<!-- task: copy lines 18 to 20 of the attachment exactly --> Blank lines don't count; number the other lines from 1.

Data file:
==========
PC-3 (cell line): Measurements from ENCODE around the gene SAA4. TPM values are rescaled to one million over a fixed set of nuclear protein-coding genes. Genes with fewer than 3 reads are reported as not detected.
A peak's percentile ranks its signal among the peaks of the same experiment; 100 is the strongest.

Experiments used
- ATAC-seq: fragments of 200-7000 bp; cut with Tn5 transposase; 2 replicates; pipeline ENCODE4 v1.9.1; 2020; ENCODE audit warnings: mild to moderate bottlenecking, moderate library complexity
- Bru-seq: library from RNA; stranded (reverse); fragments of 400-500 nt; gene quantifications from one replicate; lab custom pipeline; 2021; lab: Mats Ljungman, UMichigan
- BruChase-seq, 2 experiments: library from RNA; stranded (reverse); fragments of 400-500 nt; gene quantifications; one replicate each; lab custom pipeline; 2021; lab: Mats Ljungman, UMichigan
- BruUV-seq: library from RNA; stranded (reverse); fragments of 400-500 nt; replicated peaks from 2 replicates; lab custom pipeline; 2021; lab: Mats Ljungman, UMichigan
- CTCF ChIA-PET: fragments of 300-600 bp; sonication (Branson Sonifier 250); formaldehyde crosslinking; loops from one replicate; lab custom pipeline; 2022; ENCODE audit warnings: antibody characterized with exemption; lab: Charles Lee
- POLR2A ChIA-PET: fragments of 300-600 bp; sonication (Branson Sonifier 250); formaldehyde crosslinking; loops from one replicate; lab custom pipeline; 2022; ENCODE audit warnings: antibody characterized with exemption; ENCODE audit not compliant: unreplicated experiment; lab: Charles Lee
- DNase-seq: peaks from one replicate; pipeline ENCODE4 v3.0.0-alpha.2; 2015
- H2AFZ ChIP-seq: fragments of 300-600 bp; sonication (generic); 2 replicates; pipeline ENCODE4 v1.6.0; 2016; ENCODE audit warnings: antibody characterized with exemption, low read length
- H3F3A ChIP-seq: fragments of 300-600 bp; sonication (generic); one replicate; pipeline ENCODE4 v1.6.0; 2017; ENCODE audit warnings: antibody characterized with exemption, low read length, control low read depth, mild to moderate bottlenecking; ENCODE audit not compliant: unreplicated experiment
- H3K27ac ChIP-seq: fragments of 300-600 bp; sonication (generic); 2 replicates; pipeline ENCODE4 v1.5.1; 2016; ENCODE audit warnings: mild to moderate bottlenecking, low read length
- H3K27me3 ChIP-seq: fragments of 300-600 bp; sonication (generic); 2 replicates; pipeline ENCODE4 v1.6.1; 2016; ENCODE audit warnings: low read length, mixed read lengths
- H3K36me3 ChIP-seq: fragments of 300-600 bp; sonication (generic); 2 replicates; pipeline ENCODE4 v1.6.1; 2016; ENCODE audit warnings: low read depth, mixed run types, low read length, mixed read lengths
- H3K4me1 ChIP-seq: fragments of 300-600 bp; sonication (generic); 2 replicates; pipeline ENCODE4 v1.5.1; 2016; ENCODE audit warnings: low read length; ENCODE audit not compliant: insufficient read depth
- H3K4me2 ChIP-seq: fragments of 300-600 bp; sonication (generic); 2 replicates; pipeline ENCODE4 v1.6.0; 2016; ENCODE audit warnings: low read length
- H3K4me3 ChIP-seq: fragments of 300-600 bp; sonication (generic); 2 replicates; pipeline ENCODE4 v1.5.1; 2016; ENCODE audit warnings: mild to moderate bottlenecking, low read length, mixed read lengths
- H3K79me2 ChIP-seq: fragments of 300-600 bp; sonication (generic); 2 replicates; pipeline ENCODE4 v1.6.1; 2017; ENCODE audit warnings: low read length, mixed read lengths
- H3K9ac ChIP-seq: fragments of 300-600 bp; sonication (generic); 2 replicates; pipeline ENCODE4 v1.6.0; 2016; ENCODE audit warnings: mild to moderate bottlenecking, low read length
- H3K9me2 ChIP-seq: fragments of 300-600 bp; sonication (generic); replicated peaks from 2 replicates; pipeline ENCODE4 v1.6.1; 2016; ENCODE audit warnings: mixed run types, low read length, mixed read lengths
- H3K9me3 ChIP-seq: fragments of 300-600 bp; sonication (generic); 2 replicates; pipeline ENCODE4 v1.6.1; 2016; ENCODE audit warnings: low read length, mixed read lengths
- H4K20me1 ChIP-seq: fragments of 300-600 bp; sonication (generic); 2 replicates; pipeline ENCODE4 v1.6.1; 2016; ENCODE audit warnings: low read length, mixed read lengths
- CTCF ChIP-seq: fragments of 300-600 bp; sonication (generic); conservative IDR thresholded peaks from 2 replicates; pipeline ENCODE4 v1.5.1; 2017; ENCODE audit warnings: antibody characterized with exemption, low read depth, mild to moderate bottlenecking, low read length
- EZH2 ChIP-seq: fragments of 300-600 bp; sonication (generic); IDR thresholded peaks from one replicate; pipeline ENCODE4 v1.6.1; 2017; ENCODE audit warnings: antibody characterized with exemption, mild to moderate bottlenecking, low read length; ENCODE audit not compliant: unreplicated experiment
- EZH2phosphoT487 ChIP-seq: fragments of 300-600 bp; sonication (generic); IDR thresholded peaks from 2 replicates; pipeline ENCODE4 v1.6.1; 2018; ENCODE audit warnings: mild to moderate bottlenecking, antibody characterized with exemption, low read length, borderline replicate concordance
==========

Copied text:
- H3K4me3 ChIP-seq: fragments of 300-600 bp; sonication (generic); 2 replicates; pipeline ENCODE4 v1.5.1; 2016; ENCODE audit warnings: mild to moderate bottlenecking, low read length, mixed read lengths
- H3K79me2 ChIP-seq: fragments of 300-600 bp; sonication (generic); 2 replicates; pipeline ENCODE4 v1.6.1; 2017; ENCODE audit warnings: low read length, mixed read lengths
- H3K9ac ChIP-seq: fragments of 300-600 bp; sonication (generic); 2 replicates; pipeline ENCODE4 v1.6.0; 2016; ENCODE audit warnings: mild to moderate bottlenecking, low read length